The Daily Press is the city of Timmins broadsheet newspaper.
TIMMINS – It was MPP Gilles Bisson’s (NDP – Timmins-James Bay) turn to direct scathing remarks towards the province surrounding its handling of the Ring of Fire.
Last week, Cliffs Natural Resources indefinitely suspended its proposed chromite mine in the James Bay lowlands, citing a lack of progress on the file on the provincial government’s behalf.
“It’s not a surprise,” Bisson said on Sunday. “We’ve been meeting with Cliffs and other players in the Ring of Fire. They are all complaining about how the provincial government has not been front and centre about how to deal with the key issues that will allow this project to go forward, so it’s not without surprise.”
Liberal Premier Kathleen Wynne and Minister of Natural Resources Michael Gravelle each stated development was ongoing in the region and that they were confident Cliffs would come back to the table in the future, citing the importance of getting the project done correctly.
Other companies investing millions and exploring the rich minerals in the Ring of Fire include Noront and KWG Resources.
“I think it goes all the way to Kathleen Wynne. Wynne’s comments were, ‘Oh well, this is not serious, Cliffs is gone and the minerals are still in the ground,’” said Bisson. “But who’s going to develop it? You’re talking about the better part of $2 billion to get a mine like this up and running. It’s not anybody who can just do that. I think it just points to the degree this government doesn’t get it, and probably doesn’t want to get it.”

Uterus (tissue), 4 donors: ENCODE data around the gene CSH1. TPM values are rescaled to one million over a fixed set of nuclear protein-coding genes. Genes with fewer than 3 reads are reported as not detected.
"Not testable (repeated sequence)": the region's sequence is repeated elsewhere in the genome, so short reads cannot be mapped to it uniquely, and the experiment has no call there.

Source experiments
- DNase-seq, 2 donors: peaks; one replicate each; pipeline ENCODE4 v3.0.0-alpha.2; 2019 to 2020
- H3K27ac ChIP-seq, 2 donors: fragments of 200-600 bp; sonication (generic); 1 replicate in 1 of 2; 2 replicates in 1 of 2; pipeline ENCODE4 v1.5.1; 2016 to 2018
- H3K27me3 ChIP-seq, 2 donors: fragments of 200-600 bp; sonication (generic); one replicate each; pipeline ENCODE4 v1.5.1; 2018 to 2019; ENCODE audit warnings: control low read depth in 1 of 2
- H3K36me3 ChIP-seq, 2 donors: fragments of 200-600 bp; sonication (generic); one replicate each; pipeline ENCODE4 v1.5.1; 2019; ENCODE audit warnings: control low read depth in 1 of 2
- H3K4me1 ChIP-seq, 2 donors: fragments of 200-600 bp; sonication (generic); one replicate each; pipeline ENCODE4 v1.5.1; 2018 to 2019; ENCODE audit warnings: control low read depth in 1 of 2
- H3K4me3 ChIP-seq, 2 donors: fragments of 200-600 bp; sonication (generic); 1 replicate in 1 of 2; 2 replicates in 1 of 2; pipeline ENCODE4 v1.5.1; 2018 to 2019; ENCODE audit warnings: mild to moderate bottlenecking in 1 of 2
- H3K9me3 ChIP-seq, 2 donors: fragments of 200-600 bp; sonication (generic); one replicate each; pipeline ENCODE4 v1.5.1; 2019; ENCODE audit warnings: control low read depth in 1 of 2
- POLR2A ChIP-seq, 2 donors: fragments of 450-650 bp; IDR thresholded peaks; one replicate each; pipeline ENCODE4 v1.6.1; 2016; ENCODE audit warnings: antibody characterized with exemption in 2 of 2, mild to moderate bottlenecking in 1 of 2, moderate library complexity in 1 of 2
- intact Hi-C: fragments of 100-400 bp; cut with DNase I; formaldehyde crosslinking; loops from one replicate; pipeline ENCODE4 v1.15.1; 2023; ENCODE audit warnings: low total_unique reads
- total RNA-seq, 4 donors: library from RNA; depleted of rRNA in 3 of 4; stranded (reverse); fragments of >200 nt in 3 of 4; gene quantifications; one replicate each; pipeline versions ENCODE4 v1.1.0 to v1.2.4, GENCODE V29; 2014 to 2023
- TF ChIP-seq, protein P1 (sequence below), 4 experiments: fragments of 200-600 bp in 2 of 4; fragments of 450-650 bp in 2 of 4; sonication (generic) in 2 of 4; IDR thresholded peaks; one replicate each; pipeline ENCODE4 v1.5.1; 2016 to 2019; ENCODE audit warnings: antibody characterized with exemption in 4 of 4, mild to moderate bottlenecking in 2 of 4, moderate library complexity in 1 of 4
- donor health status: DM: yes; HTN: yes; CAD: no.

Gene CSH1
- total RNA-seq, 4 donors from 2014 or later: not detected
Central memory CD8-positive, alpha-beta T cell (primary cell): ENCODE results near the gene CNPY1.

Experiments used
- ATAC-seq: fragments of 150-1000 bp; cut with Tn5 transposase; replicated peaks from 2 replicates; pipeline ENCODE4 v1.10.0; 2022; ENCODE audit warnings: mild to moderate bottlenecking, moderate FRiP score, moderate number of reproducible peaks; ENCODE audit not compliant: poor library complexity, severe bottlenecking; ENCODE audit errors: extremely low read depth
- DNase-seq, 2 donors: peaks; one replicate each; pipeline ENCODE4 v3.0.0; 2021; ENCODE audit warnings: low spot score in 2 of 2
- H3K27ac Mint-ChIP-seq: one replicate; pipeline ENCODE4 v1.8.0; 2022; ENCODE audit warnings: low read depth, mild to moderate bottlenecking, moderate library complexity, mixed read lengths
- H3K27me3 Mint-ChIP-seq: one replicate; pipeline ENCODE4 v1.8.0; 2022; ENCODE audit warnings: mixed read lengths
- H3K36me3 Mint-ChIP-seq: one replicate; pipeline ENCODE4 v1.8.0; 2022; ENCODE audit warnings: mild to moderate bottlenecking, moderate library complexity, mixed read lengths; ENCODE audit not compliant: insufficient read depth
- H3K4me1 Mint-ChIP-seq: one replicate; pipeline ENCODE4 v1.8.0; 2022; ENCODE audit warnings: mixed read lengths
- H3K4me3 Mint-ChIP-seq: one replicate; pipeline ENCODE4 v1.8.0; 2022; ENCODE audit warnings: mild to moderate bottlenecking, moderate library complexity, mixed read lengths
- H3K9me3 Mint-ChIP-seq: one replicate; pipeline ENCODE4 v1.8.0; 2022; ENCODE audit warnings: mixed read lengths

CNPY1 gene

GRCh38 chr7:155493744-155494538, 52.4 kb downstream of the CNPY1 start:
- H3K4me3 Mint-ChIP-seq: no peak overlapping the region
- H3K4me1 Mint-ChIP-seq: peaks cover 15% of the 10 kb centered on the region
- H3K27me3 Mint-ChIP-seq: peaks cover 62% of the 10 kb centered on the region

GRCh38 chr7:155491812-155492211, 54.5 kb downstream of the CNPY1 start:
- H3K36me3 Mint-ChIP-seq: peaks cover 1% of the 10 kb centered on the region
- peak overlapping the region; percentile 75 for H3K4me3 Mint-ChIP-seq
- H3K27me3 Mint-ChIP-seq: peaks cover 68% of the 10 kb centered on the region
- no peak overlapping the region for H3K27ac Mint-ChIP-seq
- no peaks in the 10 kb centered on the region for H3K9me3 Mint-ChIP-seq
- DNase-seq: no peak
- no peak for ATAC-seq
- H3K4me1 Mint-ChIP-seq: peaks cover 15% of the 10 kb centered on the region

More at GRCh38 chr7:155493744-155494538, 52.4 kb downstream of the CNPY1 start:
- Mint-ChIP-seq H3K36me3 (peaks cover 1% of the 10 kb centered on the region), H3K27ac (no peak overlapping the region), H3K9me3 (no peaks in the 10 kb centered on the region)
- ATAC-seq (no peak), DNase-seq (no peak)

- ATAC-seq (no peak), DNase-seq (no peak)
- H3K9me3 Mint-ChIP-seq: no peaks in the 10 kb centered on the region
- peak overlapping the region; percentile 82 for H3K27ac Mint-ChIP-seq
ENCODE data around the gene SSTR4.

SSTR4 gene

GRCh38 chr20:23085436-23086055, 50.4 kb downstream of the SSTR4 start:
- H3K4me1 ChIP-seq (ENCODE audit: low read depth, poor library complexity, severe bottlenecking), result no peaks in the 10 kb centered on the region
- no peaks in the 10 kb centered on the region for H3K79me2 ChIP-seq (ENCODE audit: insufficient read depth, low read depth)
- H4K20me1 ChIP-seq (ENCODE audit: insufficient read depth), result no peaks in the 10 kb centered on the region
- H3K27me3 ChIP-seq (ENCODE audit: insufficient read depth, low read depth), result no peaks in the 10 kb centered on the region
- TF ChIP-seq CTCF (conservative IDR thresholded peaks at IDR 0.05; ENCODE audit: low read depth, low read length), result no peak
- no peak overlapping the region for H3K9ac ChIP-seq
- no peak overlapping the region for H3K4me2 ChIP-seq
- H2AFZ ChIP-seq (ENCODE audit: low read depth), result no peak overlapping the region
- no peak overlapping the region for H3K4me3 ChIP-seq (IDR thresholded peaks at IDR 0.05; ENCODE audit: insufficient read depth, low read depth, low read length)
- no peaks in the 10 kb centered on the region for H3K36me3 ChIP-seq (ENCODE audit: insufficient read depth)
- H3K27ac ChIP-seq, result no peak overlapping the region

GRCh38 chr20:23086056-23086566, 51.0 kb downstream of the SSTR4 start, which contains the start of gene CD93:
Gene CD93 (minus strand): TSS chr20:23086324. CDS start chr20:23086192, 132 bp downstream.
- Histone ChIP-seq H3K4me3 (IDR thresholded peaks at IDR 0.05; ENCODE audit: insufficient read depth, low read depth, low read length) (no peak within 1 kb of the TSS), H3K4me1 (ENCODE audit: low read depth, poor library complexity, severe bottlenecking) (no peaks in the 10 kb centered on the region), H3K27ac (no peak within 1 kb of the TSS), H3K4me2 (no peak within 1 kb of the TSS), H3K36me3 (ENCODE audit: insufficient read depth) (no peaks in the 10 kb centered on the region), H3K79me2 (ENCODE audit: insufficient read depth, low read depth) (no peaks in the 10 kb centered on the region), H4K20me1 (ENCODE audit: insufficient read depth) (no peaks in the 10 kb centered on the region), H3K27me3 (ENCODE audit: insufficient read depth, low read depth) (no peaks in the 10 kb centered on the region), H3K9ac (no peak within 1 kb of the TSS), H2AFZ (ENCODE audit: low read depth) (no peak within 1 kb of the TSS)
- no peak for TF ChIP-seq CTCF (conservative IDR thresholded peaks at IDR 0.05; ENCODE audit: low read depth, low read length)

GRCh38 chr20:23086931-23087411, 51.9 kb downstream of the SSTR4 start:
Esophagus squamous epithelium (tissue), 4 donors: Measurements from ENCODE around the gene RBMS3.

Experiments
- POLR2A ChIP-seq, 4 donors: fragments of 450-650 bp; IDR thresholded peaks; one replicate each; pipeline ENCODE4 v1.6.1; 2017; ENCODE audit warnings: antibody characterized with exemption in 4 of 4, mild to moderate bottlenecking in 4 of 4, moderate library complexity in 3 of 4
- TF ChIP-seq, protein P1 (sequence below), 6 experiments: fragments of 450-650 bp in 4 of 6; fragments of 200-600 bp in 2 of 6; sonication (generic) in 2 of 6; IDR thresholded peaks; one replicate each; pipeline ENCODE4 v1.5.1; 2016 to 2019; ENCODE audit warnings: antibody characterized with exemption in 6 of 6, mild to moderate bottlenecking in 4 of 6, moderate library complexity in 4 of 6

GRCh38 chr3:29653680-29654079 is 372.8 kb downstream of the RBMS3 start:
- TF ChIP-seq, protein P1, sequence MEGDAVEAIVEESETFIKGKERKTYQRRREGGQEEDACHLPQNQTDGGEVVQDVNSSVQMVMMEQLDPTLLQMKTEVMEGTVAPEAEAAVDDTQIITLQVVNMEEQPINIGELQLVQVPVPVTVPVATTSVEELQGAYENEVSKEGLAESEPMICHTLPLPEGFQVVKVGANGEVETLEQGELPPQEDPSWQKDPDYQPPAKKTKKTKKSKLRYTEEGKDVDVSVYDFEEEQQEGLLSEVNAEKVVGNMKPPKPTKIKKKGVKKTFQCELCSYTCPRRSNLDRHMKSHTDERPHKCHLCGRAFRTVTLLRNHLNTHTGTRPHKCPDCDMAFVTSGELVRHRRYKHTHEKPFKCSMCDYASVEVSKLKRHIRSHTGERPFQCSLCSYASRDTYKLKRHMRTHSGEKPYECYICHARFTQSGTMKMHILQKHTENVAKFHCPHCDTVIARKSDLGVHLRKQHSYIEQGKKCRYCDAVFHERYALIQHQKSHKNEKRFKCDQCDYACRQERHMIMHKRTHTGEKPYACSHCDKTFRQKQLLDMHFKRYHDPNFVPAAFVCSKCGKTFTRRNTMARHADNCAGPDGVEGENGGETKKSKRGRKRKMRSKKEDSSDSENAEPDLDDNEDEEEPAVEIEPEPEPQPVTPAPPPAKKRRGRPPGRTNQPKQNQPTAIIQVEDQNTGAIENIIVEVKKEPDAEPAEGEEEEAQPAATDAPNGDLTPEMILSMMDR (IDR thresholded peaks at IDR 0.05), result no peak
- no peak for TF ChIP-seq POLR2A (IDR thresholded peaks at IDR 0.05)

Former Ontario Premier and NDP leader Bob Rae, now lead negotiator on behalf of the Matawa Chiefs Council, also alluded to the fact the minerals in the Ring of Fire are in no danger of disappearing anytime soon.
“For a government, or a negotiator such as Bob Rae to say, ‘Don’t worry, the minerals are still in the ground,’ I think flies in the face of what financing around mining is all about,” said Bisson. “Cliffs Resources can invest around the world. It’s not just as if they can only invest in the Ring of Fire, and this is the only place they can bring their money.”
A major stumbling block for the project in recent months was the Ontario mining and land commission ruled against Cliffs, which wanted to build an access highway across KWG-owned land.
The commission sided with KWG, which has already invested millions in mining its property with the hopes of using rail to transport resources.
When asked for an immediate solution to the problem, Bisson chose to focus on the bigger picture.
“This is not about one mine,” said Bisson. “This is about a multitude of mines that will be built in the Ring of Fire, so this is like a Sudbury or a Timmins – it’s going to be there for over 100 years. The mineralization in that area is pretty large. The province and the federal government have to be front and centre, and it’s a provincial jurisdiction, so we have to take the lead in figuring out how we develop infrastructure in that area.
For the rest of this article, click here: http://www.timminspress.com/2013/11/24/bad-news-for-all-of-ontario–bisson-on-cliffs